Flooded Crops


Flooded grain crops can be very beneficial for waterfowl. They provide a source of high-energy food, especially late in the winter when the weather is extremely cold.

Flooded grain crops can be a wetland-management tool, but they should not be used as the only wetland management practice. Scattering food plots throughout a wetland can help set back plant succession in the following growing season and can provide hunting cover and waterfowl food in the upcoming fall.

What to Plant

Grain crops are a source of high energy, but they will not provide all the nutritional requirements of migrating waterfowl. Combine agricultural crops and natural foods to provide a more balanced diet. This is critical for ducks moving through Missouri because it meets their energetic needs for migration and essential nutrients and amino acids to molt feathers.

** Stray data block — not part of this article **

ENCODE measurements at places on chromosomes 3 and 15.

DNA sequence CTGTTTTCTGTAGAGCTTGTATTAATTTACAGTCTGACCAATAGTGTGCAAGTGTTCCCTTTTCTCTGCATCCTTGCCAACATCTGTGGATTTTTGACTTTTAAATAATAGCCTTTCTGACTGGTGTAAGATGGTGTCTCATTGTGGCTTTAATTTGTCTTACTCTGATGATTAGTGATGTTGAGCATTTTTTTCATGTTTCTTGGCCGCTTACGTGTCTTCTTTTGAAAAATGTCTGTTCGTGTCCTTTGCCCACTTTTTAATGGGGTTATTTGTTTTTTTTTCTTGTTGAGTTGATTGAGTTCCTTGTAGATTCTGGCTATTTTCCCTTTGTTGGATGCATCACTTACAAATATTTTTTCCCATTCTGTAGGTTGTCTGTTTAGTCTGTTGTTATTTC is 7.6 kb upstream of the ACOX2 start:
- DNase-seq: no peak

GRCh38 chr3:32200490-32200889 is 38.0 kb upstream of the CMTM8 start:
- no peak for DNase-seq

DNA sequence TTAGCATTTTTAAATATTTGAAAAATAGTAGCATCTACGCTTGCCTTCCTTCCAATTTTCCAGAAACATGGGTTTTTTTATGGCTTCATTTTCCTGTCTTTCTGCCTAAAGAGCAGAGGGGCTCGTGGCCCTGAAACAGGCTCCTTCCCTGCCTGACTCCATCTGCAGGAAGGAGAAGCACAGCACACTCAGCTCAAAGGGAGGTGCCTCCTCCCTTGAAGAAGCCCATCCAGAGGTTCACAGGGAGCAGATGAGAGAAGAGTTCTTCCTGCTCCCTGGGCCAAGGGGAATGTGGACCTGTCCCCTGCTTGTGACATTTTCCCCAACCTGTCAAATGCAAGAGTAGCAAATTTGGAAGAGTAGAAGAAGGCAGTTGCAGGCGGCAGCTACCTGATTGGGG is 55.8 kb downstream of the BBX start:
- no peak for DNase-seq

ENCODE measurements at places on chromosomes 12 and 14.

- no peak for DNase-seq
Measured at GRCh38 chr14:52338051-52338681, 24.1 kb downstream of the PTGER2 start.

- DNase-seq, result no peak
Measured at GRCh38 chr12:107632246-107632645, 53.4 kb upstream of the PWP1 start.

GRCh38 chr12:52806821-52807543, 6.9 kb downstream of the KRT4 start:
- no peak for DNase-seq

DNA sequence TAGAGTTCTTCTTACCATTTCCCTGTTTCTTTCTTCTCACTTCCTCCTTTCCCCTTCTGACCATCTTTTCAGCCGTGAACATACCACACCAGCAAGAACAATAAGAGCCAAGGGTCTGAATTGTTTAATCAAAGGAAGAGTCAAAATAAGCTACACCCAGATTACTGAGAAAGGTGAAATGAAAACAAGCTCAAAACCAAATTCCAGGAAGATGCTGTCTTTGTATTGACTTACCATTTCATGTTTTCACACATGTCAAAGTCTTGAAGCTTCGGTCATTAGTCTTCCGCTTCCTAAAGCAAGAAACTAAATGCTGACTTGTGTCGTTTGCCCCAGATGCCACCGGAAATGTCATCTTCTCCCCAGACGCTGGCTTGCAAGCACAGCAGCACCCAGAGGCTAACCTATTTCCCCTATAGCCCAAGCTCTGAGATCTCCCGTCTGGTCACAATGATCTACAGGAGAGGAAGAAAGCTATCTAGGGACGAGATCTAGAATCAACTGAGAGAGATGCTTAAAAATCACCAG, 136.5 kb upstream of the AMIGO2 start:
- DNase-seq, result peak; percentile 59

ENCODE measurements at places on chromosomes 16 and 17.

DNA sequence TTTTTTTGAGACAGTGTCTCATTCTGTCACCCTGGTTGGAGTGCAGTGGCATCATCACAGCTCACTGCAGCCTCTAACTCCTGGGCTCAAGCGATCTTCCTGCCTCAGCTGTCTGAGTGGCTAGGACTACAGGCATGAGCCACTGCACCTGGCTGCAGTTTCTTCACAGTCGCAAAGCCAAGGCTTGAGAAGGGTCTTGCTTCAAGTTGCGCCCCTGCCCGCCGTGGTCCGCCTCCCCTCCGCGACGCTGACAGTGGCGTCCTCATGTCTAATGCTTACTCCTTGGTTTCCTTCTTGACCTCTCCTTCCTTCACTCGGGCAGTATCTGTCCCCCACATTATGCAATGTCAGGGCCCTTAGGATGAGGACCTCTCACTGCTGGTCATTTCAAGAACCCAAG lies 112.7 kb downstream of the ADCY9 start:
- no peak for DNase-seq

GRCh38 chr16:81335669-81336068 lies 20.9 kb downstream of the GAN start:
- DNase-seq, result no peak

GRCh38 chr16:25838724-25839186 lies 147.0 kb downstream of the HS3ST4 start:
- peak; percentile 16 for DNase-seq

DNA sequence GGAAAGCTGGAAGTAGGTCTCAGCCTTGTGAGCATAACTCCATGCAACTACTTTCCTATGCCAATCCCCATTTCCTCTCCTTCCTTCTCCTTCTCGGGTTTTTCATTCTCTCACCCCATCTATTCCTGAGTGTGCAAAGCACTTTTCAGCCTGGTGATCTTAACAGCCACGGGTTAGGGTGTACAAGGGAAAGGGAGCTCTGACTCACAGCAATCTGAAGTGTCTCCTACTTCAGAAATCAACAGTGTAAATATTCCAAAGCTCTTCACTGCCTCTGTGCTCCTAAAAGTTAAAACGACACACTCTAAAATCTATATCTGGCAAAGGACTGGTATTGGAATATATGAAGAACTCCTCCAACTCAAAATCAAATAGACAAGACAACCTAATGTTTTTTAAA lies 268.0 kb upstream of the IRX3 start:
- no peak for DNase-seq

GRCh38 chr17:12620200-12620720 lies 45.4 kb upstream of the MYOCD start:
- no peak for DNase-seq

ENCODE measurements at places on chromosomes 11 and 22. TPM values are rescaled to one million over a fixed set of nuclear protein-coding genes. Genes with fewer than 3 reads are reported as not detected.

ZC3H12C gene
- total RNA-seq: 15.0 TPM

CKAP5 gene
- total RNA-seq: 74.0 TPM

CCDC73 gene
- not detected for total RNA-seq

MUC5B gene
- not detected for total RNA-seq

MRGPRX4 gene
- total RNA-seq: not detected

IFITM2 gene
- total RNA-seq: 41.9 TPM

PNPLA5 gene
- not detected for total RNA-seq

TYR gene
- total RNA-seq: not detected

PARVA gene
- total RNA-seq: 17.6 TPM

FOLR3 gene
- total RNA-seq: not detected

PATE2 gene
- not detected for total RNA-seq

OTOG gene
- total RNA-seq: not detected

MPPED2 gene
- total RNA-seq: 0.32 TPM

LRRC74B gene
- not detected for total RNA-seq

Two men standing in front of flooded corn and sorghum field
Crop field reflooding provides high-energy food for migrating waterfowl.
MDC staff
Right to Use

Crops planted specifically for waterfowl do not need to be clean-tilled because the weeds will provide additional food.

When to Flood

Corn or grain sorghum should be flooded from Oct. 15 to March 30.

If Storms Cause Flooding

If the wetland pool experiences a late summer flood and vegetation is damaged or killed, all may not be lost. Late-season grasses like sprangletop or sedges may germinate in the moist soil of the food plots after the flood and offset the loss of crops. Another option is to broadcast wild or Japanese millet (15 pounds per acre) on the mudflats. The plants will be small but will provide food for the fall migrating birds.

Holding water from a late summer flood is another way to make the best of a bad situation and reduce the need for flooding later that fall. Aquatic invertebrates, fish, and wetland plants may thrive in these conditions. Each flood and year is different. It is necessary to remain flexible with management strategy and desired plant community when managing wetlands over time.